• All top 10 films are black and white
  • The war going on – represented by 49th Parallel and Hawks’ smashing success Sergeant York
  • On 1940’s page I mention “peak John Ford”- and that continues here- so that’s MP in 1939, MP in 1940, and MS in 1941 here

    one of John Ford’s most painterly sequences- from How Green Was My Valley

it is one of those incorrected maligned best picture winners just because it won in the year of Citizen Kane

  • Preston Sturges is on a similar run- he has two of the best six films on the top 10 below—he’d be done essentially in 1944 but if you were just to take him and Hawks until that point you’d have to give the edge to Sturges I believe.
  • Continuing the trend of auteurs/directors on a roll—Wyler wins my “most underrated film” in back to back years—and with 1941 he has eight archiveable films in the past six years
  • I mention it above- but the debut film from Wells, first archiveable film from Joseph Cotton as well

 

best performance male:   It is Welles as Kane and Bogey as Sam Spade at the top here for sure. Welles wasn’t always a great actor- but between this, Touch of Evil, his few minutes in The Third Man and Chimes at Midnight— when he was on and motivated- he was spectacular. As for Bogart, with all respect to John Huston, I can’t see The Maltese Falcon being as brilliant as it is with any other actor. In 1941 Bogart successfully transitions from B-movie henchman and Warner Brothers fall guy (often to Cagney) into his own powerhouse leading man and actor. He has High Sierra here as a backup to Maltese Falcon. Henry Fonda shows his comedic acting chops opposite Barbara Stanwyck in The Lady Eve—how about that range doing a 180-degree turn from his straight dramatic performance as Tom Joad the year before? Lastly, though it isn’t an achievement the level of Welles’ performance—Joseph Cotton deserves some love as Kane’s oldest friend Jedediah Leland.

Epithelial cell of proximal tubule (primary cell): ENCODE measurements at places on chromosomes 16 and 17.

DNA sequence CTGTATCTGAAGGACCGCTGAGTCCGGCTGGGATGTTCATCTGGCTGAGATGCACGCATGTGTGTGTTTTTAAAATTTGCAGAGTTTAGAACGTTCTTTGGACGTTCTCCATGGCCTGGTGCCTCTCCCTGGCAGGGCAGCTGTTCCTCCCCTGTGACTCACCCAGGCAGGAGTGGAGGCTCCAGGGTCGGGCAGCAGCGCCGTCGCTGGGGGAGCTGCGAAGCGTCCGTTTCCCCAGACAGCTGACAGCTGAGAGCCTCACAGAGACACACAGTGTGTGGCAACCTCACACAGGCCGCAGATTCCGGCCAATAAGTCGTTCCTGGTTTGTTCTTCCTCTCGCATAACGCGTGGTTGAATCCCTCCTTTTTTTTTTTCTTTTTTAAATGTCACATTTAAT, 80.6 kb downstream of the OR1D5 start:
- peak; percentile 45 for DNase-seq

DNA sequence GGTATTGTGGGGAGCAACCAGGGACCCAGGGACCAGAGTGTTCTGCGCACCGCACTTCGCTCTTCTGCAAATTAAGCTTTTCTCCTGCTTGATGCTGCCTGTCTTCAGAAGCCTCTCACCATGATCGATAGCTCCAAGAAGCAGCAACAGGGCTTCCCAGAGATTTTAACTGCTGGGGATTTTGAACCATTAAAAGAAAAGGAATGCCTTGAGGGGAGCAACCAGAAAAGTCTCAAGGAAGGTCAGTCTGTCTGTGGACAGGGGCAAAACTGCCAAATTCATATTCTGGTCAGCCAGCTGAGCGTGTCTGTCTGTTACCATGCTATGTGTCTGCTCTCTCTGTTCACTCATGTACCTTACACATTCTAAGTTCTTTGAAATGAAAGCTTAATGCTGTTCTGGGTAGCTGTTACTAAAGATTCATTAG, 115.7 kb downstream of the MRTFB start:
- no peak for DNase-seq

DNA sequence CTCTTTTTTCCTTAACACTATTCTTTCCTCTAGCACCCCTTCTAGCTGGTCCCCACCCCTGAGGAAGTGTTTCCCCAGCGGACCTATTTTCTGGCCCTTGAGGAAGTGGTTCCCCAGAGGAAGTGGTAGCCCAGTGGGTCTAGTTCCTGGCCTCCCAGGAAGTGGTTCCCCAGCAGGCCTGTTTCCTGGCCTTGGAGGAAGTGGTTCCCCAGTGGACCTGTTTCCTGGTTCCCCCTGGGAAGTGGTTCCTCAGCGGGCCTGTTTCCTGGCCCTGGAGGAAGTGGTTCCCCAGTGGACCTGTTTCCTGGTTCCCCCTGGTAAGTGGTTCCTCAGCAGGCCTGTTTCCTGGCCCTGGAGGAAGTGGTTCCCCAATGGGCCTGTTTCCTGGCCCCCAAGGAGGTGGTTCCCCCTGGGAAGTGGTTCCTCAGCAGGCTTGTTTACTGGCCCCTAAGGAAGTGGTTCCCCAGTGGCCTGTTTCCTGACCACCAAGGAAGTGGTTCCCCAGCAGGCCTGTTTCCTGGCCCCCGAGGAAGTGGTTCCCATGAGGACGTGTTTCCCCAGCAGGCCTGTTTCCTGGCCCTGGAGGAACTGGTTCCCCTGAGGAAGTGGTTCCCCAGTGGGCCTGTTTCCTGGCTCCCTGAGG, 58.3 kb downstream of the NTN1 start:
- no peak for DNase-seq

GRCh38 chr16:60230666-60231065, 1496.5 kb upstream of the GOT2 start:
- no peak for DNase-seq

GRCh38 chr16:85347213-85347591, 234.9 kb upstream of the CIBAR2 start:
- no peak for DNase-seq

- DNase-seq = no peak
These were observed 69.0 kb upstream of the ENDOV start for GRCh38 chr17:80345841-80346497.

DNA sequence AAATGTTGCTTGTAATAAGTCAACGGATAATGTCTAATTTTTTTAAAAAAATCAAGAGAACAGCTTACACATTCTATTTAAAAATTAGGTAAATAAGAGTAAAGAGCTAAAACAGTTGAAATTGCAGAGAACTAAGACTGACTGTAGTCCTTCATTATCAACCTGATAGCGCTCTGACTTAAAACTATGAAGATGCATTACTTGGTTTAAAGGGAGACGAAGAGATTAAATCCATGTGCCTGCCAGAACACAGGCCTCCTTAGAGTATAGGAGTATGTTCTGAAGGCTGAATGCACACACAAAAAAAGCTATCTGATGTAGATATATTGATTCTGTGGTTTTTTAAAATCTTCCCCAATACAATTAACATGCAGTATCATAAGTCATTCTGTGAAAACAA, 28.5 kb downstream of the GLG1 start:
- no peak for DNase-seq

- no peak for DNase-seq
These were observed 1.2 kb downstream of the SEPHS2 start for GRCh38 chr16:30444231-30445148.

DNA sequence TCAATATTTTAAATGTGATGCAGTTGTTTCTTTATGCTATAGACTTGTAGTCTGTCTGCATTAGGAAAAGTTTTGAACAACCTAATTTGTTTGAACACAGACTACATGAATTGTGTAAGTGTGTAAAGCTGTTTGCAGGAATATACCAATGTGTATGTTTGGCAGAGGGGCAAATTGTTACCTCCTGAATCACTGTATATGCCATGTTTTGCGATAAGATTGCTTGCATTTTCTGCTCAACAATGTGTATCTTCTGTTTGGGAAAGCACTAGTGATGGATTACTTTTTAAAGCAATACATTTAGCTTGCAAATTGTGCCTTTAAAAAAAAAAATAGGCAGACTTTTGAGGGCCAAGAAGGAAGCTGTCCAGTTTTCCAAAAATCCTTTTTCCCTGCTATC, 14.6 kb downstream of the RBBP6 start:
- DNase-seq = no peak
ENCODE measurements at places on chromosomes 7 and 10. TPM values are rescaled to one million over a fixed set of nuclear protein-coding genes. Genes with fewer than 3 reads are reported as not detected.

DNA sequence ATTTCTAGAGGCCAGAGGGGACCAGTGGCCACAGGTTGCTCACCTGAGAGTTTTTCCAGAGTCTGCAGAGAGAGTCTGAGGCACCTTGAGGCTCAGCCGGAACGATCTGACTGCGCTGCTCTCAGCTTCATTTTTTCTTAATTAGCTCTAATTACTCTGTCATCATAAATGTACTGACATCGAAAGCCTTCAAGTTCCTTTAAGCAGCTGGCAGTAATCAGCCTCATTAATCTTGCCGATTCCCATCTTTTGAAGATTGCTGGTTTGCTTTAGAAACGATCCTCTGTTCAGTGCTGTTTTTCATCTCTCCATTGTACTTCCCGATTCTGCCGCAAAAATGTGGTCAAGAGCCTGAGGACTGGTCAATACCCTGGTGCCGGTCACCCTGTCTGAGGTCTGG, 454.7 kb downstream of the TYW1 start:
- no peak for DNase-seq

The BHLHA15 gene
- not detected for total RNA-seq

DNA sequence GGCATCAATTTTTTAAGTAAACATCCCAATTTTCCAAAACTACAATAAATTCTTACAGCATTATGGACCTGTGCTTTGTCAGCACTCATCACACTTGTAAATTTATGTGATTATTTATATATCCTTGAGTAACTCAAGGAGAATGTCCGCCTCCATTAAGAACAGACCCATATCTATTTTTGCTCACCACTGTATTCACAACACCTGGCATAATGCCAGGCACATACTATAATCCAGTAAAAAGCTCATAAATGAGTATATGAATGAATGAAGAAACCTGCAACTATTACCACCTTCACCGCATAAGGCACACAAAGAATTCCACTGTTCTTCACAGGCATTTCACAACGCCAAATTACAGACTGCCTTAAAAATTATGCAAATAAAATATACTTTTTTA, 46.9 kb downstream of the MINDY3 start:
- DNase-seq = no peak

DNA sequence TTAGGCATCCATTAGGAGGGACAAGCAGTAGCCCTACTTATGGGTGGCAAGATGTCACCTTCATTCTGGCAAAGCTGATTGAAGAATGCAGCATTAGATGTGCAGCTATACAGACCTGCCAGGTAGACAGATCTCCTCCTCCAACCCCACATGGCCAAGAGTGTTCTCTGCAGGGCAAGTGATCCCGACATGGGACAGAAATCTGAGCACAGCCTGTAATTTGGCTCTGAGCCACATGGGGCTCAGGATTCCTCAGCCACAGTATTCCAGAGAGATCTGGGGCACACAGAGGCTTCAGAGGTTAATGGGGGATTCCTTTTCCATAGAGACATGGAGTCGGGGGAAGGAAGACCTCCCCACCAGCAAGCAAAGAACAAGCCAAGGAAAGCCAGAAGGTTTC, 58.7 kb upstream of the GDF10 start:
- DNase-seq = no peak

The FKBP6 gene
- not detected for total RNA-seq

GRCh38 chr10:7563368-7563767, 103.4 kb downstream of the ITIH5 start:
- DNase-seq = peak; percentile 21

Welles and Cotton give two of the best four male performances of the year in 1941– both here- New angles that cinema had never really seen before (I’ll often call something with a creative low-angle shot “Wellesian”

best performance female:  Poor Bette Davis is the bridesmaid here as she’s my runner up in The Little Foxes. She’s wonderfully devilish. But, I have to go with Barbara Stanwyck in The Lady Eve. She’s the embodiment of confidence and charm. She and Fonda give one of the great all-time screen comedic performances- they should be mentioned more often alongside Hepburn and Grant in Bringing Up Baby.

Stanwyck and Fonda give one of the great all-time screen comedic performances- they should be mentioned more often alongside Hepburn and Grant in Bringing Up Baby

top 10

  1. Citizen Kane
  2. The Maltese Falcon
  3. The 47 Ronin
  4. The Lady Eve
  5. How Green Was My Valley
  6. Sullivan’s Travels
  7. The Little Foxes
  8. Sergeant York
  9. 49th Parallel
  10. Meet John Doe

The Maltese Falcon– John Huston’s directorial debut and the full-on arrival Bogart

 

Archives, Directors, and Grades

49th Parallel- Powell HR
Ball of Fire- Hawks R
Citizen Kane– Welles MP
Dumbo – Sharpsteen R
Here Comes Mr. Jordan- Hall R
High Sierra- Walsh R
How Green Was My Valley- Ford MS
King’s Row- S. Wood
Love Crazy- Conway R
Man Hunt- Lang R
Meet John Doe- Capra R
Penny Serenade- Stevens R
Sergeant York- Hawks HR
Shanghai Gesture- von Sternberg R
Sullivan’s Travels- P. Sturges MS
Suspicion- Hitchcock R
That Hamilton Woman- Korda R
That Uncertain Feeling – Lubitsch R
The 47 Ronin– Mizoguchi MS
The Black Cat- Rogell
The Brothers and Sisters of the Toda Family– Ozu R
The Great Lie- Goulding R
The Lady Eve- P. Sturges MS
The Little Foxes- Wyler MS
The Maltese Falcon- J. Huston MP
The Sea Wolf- Curtiz R
The Wolf Man– Waggner R
They Died With Their Boots On- Walsh R
Tobacco Road- Ford R

 

 

*MP is Masterpiece- top 1-3 quality of the year film

MS is Must-See- top 5-6 quality of the year film

HR is Highly Recommend- top 10 quality of the year film

R is Recommend- outside the top 10 of the year quality film but still in the archives